Given the prevalence and intensity of cyberattacks on business, the CISO/CSO’s role is arguably one of the most critical. Yet, judging from articles published this week about the c-suite and shifts in influence, it remains to be seen if the role is getting the recognition it deserves.
As we reported yesterday, budget authority for CISOs and CIOs has declined, according to an Accenture study. However, according to The Wall Street Journal, CISOs are breaking out from the organizationAL structure, where they have reported to CTOs or CIOs, to have more autonomy and oversight.
“Today, by giving CISOs a broader view and better negotiating power across the organization, companies are acknowledging the growing importance of cyber risk and addressing a potential conflict of interest between technology heads and the security personnel who may have different priorities,” reports The Wall Street Journal.
Those in favor of the traditional approach, where the CISO is tucked in under the CIO or CTO, argue that it’s simply unnecessary to add individual chiefs of security, or risk, or data. The CIO understands the directives and needs of the CEO and can manage across the technology work groups and convey the big-picture rundown.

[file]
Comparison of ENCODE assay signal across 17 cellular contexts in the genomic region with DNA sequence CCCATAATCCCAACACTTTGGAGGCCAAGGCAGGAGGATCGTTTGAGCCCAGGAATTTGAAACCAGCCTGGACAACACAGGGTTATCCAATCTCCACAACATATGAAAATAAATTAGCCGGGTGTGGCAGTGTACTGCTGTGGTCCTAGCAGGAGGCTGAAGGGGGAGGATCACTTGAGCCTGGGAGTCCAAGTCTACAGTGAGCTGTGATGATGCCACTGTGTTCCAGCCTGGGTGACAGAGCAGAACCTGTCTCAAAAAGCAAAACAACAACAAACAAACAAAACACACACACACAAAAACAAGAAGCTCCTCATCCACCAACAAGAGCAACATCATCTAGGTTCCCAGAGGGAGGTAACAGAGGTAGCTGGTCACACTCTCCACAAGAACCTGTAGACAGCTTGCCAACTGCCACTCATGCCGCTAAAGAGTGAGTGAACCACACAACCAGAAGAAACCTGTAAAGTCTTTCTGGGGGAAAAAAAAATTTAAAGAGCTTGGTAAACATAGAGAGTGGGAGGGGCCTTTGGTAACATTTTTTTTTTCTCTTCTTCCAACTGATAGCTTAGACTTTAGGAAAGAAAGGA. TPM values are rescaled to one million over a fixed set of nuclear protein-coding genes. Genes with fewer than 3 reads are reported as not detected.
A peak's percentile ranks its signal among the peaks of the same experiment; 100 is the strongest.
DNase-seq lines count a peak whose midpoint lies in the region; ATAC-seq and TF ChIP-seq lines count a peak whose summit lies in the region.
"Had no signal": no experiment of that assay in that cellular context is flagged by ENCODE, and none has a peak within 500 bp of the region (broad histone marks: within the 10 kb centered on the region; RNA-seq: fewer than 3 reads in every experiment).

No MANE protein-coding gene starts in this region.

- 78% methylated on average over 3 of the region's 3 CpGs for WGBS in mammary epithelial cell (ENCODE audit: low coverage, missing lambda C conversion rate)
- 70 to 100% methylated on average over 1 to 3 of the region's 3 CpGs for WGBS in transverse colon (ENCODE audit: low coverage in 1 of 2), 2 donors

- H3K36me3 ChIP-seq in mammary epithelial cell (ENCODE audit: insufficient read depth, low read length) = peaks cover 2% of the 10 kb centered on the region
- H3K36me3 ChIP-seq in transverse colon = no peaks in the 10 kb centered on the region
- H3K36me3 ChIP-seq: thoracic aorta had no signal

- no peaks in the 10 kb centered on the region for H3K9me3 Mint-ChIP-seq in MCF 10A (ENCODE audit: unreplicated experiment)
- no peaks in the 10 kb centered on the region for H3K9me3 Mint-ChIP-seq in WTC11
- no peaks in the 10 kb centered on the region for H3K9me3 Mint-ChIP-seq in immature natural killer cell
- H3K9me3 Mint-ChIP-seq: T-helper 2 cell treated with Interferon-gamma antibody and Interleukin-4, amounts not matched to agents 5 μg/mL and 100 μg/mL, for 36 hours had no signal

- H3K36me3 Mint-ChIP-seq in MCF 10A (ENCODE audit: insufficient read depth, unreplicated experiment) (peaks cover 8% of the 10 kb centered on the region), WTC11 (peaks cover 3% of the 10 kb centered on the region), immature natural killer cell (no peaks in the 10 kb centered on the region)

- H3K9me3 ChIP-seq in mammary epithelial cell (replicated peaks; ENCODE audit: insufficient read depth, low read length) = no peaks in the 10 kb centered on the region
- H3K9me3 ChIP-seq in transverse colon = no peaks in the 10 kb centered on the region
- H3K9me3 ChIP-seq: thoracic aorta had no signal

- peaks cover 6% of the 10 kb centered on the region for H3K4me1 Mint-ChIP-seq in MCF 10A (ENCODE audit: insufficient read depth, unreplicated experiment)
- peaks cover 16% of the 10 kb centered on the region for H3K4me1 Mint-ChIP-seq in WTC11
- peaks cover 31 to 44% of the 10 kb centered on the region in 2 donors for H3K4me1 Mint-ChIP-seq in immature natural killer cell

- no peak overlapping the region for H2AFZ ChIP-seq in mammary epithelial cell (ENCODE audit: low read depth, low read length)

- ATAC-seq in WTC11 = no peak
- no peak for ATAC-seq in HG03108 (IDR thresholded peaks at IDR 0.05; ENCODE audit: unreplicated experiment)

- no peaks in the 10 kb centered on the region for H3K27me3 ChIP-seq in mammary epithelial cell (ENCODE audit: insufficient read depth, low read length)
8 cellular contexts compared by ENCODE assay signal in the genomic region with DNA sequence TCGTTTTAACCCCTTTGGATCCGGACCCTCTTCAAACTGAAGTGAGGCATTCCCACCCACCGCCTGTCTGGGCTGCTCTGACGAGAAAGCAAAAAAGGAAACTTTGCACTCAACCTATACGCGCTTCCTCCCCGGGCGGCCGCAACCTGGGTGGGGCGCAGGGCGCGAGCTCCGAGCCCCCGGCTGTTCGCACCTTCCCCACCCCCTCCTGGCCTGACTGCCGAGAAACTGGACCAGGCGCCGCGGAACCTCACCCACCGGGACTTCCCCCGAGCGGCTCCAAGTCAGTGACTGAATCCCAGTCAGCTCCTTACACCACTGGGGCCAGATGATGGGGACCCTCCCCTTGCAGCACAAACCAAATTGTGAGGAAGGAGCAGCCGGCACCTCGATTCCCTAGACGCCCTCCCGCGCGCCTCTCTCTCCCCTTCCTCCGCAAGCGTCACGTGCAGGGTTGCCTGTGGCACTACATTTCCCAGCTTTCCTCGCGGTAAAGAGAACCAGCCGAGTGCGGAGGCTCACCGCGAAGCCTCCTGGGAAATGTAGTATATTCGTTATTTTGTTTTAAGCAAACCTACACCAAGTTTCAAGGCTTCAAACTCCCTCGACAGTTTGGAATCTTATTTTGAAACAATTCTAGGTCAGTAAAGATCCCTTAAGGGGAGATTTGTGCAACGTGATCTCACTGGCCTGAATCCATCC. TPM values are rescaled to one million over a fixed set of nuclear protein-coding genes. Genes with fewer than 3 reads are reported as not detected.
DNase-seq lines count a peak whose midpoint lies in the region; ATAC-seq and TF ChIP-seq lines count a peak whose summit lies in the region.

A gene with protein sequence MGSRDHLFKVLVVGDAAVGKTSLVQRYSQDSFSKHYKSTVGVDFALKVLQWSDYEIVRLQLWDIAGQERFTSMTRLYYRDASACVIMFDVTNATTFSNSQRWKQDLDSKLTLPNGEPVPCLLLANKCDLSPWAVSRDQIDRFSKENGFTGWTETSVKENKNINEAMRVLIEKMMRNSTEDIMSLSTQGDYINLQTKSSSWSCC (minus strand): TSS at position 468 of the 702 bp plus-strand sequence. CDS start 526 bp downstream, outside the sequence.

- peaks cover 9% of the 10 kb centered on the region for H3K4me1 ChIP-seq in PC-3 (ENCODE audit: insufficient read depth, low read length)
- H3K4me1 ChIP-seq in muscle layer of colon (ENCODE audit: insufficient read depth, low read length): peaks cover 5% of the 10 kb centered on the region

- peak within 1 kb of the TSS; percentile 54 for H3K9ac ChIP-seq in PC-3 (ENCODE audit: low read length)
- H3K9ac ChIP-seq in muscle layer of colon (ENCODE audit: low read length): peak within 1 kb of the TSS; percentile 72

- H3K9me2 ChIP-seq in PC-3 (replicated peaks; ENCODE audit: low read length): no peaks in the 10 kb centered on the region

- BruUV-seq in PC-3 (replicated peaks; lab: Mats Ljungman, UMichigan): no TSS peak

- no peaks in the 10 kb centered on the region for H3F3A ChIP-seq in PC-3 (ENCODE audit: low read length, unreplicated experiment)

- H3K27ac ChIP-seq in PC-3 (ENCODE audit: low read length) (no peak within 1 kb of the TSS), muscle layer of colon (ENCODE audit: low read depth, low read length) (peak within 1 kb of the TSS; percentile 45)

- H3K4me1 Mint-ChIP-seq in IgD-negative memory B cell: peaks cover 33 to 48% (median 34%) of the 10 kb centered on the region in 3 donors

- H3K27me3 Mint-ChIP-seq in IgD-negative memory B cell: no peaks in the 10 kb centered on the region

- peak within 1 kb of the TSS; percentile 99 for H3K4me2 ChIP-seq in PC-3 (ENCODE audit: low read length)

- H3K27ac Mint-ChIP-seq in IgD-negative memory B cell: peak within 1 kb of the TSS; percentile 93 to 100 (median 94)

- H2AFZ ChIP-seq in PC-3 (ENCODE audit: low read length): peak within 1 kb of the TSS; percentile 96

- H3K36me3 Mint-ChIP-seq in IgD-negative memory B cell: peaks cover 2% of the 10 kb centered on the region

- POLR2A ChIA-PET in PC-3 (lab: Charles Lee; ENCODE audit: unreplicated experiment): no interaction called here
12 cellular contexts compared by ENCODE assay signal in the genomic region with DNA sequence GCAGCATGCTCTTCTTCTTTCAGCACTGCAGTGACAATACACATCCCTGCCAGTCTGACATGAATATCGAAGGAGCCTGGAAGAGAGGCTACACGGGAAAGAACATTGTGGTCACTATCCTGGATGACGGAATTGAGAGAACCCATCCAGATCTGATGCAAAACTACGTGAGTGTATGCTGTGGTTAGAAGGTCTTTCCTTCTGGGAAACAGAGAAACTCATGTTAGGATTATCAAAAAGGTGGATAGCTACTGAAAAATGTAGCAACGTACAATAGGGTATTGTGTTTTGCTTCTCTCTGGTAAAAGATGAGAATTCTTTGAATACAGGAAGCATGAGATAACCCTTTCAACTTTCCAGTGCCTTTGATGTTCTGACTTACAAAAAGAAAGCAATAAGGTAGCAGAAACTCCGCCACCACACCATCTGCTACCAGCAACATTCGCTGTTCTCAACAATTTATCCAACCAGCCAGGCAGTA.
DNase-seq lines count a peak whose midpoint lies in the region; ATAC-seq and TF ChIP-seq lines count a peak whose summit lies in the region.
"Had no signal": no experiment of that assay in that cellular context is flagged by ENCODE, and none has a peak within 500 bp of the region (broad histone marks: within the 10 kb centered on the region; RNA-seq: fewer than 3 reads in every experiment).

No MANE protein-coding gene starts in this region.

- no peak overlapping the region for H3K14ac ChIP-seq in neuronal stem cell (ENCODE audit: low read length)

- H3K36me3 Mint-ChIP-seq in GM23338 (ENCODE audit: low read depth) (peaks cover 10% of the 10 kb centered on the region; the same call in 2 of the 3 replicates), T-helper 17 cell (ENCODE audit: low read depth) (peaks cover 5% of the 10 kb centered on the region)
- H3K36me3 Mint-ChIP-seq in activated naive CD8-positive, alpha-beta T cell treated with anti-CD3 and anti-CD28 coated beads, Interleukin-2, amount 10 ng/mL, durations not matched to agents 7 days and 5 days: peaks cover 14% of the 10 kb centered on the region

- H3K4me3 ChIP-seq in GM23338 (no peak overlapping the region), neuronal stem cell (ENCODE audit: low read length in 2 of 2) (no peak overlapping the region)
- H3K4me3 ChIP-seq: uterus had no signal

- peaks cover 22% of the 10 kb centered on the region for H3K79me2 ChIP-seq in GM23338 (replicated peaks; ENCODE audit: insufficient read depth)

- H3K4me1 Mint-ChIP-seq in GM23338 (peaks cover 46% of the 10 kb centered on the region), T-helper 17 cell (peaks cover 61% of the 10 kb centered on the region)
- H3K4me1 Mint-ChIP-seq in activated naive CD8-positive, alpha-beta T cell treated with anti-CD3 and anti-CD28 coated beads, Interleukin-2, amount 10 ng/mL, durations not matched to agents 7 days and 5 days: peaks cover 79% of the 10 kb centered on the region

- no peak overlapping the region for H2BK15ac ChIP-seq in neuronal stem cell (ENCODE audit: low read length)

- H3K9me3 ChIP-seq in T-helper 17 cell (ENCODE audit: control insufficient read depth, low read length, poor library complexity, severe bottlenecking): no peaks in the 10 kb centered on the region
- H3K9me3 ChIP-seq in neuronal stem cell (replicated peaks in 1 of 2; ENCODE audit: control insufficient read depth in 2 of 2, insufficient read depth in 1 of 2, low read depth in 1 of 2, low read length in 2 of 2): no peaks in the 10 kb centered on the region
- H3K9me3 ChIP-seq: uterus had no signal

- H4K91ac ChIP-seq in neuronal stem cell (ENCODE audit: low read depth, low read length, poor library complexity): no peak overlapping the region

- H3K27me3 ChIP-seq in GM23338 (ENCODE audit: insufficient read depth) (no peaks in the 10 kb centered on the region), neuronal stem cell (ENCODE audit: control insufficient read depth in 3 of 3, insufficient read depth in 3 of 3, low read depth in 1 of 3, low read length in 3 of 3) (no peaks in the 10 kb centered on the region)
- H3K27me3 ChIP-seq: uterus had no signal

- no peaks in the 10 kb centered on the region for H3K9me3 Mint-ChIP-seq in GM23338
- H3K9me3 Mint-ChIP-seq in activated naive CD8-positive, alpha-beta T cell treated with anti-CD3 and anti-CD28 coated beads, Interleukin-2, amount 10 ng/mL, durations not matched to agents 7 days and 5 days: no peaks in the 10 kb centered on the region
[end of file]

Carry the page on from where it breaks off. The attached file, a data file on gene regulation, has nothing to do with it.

Those opposed to putting the CISO in a sub-level structure, however, believe that the cybersecurity issues that exist today are partly because security hasn’t had enough top-level attention. It can’t be treated as just an IT problem. It’s far bigger than that. And, organizations cannot afford to have details related to cybersecurity glossed over or swept aside.
Quoting Anthony Belfiore, chief security officer for insurance company Aon PLC, The Wall Street Journal writes, “You need to make sure that your heads of security are on equal footing with the heads of tech, otherwise there is an inherent conflict at play.” As an example, Belfiore told The Wall Street Journal that such conflict can include concerns around the CISO not having authority to influence projects driven by the CIO if there are security concerns.
That kind of tension appeared to play out with Facebook’s outgoing CISO, Alex Stamos. As he worked to implement tighter security, he reportedly ruffled some feathers.
“Support from top executives can alleviate the struggles of pushing tough initiatives, a problem CISOs often face, said Don Welch, chief information security officer of Pennsylvania State University,” writes The Wall Street Journal.
Regardless of whom the CSO reports to, it seems everyone agrees that security can’t be buried and organizational culture and communication is key to making that happen.
Get the full story at The Wall Street Journal.